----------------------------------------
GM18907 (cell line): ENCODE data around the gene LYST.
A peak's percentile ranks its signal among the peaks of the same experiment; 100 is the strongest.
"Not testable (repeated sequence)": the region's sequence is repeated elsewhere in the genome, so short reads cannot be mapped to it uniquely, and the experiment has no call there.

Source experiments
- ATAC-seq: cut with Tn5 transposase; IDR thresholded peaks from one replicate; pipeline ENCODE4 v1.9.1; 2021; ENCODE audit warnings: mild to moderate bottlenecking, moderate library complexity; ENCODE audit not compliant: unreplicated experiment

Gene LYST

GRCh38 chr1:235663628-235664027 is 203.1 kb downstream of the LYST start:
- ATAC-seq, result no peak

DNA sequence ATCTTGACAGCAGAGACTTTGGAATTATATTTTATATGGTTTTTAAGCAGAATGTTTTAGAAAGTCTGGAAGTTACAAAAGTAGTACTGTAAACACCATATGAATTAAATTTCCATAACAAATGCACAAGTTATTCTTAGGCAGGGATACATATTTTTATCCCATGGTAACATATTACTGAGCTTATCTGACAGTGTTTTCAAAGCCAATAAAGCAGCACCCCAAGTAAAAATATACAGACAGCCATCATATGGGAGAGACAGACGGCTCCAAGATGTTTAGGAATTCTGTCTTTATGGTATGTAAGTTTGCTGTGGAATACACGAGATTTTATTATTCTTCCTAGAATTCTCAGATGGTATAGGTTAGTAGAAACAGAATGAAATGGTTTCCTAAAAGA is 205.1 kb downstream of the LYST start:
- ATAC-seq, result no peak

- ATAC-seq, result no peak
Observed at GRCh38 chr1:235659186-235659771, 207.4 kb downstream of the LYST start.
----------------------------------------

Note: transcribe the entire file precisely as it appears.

GM18907 (cell line): ENCODE data around the gene LYST.
A peak's percentile ranks its signal among the peaks of the same experiment; 100 is the strongest.
"Not testable (repeated sequence)": the region's sequence is repeated elsewhere in the genome, so short reads cannot be mapped to it uniquely, and the experiment has no call there.

Source experiments
- ATAC-seq: cut with Tn5 transposase; IDR thresholded peaks from one replicate; pipeline ENCODE4 v1.9.1; 2021; ENCODE audit warnings: mild to moderate bottlenecking, moderate library complexity; ENCODE audit not compliant: unreplicated experiment

Gene LYST

GRCh38 chr1:235663628-235664027 is 203.1 kb downstream of the LYST start:
- ATAC-seq, result no peak

DNA sequence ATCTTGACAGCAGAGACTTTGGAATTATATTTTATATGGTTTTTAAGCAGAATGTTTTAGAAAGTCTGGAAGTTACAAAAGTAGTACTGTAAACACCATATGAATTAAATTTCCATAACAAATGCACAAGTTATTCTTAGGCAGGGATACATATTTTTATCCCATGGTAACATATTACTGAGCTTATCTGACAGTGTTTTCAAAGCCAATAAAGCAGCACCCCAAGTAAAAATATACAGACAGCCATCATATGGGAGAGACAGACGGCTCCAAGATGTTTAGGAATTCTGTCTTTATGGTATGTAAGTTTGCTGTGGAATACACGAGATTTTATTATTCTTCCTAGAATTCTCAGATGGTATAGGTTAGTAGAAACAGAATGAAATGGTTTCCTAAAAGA is 205.1 kb downstream of the LYST start:
- ATAC-seq, result no peak

- ATAC-seq, result no peak
Observed at GRCh38 chr1:235659186-235659771, 207.4 kb downstream of the LYST start.